Weather in 2011 certainly was one for the books. It presented a bit of everything—tornadoes, droughts, floods hurricanes and even more in between. “It was a challenging year for agriculture,” notes Jeff Doran, senior business meteorologist with Planalytics. “There was rarely a time in 2011 that weather wasn’t a concern.”

Looking ahead, the United States is on course to deal with back-to-back La Ninas, and those systems like to throw some pretty dramatic weather events into the mix. However, not all La Ninas are the same, adds Fred Gesser, Planalytics’ senior global agriculture meteorologist. While this year’s La Nina was a moderate to strong system heading into winter, 2012’s looks to be a weak to moderate La Nina.

The strong La Nina attributed to this year’s record-setting drought in Texas, Oklahoma and the Southern Plains. It also played a role in the excessive snow pack in Canada, Montana and Wyoming that produced the Missouri River flooding in early June. “It was the worst flooding they’ve seen in South Dakota and Nebraska, and even in parts of Missouri and Iowa,” Doran points out. “In all, we believe 1.1 million acres of cropland were impacted by flood.”

Some of those factors will continue to play out in 2012, the Planalytics meteorologists predict. “Again this winter we have a La Nina. Also there’s a negative equatorial decadal oscillation (cold seasonal sea-surface temperatures) in the eastern Pacific. Both are key indicators to what lies ahead for U.S. agriculture weather-wise,” Gesser says; the later, being a stronger influence for now.

While it could offer some relief in terms of precipitation in the hard red winter wheat-growing areas, it also could result in very wet conditions for the Mississippi River Delta and the Ohio River Valley. “Remember the floods of 2011,” Gesser adds.

Not to be left out, the Atlantic sea-surface temperatures will influence the tropical storm season. “If those temperatures stay warm and the North Atlantic stays warm, we’ll see hurricanes develop in the North Atlantic versus the Gulf area,” he says. The take-away message is that will limit the potential for drought relief in the south.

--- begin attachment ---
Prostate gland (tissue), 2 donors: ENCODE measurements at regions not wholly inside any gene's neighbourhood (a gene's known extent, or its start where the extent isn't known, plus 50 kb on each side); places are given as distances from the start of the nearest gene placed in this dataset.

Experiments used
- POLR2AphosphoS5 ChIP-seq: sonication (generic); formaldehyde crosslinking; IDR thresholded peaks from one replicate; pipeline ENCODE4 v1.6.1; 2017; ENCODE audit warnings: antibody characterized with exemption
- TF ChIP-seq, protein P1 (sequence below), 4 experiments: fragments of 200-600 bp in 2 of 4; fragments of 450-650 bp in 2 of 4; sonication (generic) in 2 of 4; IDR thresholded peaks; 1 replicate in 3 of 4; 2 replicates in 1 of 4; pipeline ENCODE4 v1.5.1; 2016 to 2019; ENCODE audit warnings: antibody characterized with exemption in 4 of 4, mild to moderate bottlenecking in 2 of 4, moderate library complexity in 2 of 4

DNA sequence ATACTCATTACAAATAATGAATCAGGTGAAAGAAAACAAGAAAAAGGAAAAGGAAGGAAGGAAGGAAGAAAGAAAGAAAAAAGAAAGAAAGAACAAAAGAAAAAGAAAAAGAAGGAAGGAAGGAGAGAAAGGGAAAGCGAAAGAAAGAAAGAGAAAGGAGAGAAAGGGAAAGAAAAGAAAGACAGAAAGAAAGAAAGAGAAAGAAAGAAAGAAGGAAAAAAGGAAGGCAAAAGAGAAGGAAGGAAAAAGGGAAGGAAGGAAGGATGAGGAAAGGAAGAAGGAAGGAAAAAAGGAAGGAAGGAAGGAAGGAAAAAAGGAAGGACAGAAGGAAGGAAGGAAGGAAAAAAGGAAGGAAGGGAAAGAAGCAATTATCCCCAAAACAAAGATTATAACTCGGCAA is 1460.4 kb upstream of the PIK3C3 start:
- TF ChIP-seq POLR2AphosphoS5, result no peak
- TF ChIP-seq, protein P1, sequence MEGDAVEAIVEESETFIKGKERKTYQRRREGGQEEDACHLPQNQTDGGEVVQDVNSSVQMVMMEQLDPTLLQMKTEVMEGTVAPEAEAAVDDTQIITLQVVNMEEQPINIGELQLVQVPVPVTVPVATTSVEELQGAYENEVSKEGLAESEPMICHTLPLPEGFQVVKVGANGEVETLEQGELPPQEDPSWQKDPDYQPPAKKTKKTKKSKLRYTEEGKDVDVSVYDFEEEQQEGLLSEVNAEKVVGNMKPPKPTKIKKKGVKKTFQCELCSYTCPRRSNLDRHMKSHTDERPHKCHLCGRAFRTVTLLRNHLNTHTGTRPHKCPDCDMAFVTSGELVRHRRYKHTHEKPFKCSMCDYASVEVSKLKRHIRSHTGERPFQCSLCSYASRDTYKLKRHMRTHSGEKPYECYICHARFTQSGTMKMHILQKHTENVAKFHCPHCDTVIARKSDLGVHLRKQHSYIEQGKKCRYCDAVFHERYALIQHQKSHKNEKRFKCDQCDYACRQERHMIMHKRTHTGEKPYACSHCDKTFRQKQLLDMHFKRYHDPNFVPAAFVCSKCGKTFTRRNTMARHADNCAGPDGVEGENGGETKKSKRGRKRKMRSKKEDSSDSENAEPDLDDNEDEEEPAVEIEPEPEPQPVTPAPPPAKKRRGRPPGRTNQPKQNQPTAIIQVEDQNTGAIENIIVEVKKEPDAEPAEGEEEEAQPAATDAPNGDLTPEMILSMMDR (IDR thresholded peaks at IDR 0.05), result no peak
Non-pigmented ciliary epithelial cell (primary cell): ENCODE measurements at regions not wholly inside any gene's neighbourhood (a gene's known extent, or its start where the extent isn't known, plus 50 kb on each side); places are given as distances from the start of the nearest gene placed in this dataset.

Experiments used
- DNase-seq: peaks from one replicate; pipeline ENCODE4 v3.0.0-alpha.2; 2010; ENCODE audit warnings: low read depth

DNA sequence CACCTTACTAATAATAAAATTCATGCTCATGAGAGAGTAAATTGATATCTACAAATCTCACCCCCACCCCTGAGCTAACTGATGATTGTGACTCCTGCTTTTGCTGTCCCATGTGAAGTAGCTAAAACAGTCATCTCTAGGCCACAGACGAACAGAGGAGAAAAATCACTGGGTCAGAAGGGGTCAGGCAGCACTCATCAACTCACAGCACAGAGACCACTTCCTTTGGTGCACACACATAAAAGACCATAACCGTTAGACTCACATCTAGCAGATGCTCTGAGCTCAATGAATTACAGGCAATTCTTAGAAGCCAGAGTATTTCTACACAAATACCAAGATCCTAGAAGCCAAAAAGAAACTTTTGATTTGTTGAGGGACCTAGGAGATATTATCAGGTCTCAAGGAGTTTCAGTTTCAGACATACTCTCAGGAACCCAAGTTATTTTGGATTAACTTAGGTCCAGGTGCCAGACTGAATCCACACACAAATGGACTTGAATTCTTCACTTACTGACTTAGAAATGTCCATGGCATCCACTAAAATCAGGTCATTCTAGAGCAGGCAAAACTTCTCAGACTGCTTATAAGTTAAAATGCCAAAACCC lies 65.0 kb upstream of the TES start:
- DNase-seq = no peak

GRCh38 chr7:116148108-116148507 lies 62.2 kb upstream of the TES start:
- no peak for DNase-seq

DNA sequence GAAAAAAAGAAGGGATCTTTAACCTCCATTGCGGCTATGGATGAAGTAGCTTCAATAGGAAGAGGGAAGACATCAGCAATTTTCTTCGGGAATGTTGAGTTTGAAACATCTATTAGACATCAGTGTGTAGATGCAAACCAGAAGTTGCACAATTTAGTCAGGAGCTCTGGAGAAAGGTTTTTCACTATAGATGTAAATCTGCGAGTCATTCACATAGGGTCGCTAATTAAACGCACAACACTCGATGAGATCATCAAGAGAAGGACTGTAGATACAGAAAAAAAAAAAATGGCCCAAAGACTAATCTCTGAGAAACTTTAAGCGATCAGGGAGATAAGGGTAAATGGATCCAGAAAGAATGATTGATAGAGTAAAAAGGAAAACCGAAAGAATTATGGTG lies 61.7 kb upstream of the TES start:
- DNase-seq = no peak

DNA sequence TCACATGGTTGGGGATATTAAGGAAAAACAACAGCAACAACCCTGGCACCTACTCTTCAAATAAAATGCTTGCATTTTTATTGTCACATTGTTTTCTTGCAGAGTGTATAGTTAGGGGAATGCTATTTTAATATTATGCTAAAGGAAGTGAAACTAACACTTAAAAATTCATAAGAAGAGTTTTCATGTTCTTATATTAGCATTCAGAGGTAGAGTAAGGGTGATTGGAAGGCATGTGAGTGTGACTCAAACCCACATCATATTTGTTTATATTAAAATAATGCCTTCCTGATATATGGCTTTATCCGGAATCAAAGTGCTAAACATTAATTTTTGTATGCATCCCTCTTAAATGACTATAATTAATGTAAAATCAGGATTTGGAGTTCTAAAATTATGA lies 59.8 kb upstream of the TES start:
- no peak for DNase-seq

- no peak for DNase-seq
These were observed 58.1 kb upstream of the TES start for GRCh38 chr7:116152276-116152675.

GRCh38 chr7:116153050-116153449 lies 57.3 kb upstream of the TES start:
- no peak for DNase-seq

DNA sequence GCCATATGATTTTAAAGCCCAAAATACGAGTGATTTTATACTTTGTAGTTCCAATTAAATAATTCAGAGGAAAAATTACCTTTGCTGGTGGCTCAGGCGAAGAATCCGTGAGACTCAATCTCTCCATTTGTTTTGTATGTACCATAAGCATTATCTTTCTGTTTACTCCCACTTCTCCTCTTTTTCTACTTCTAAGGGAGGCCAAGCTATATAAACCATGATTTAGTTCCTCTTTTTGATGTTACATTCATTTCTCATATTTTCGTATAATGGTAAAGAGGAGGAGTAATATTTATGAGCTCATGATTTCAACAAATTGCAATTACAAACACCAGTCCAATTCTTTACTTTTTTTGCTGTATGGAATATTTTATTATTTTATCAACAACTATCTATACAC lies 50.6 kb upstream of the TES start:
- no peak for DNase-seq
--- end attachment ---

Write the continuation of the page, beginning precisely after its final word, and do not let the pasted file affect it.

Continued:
So for 2012, Gesser looks for more of the same in many areas, but also some differences. Here are some weather factors he suggests keeping an eye on as they relate to agriculture:

  • New Mexico has already had a major snowfall, and the freeze potential for California from December through February this year is high. “On a scale of one to five, it’s a five,” Gesser says. The last time the scenario developed this strongly was in 1955. What’s more, it’s likely to spill over into Texas and Florida. “It (freeze) is a real threat to all citrus producers this year,” he adds.
  • The upper Missouri River basin will receive above normal precipitation for the third consecutive year, he predicts. Also snow pack in Montana and Wyoming will be above normal. “Watch the Red River Valley and Missouri River for a repeat of flooding,” Gesser says.
  • Wet conditions through the Ohio Valley and Tennessee Valley are typical of a La Nina. “I don’t see anything right now that would make me change that; so it looks like back-to-back wet years,” Gesser notes. The extended cool, wet spring forced late planting in the Eastern Corn Belt, leaving some growers still struggling to get this year’s crop harvested.   
  • An expanding drought. While it’s anchored in the Southern Plains, Gesser predicts it will extend up into the Western Corn Belt— Nebraska, Iowa, South Dakota and Missouri. “The concern is real; we need to watch it,” he advises.  
  • The Southeastern United States will continue to deal with dry conditions. Much of the south relies on the tropical storm season for moisture, and this year the Atlantic sea-surface temperatures suggest that the rains will skirt the Gulf and fail to offer relief.

So, while the New Year is sure to bring with it a few new weather developments, it also will repeat some of 2011’s challenges.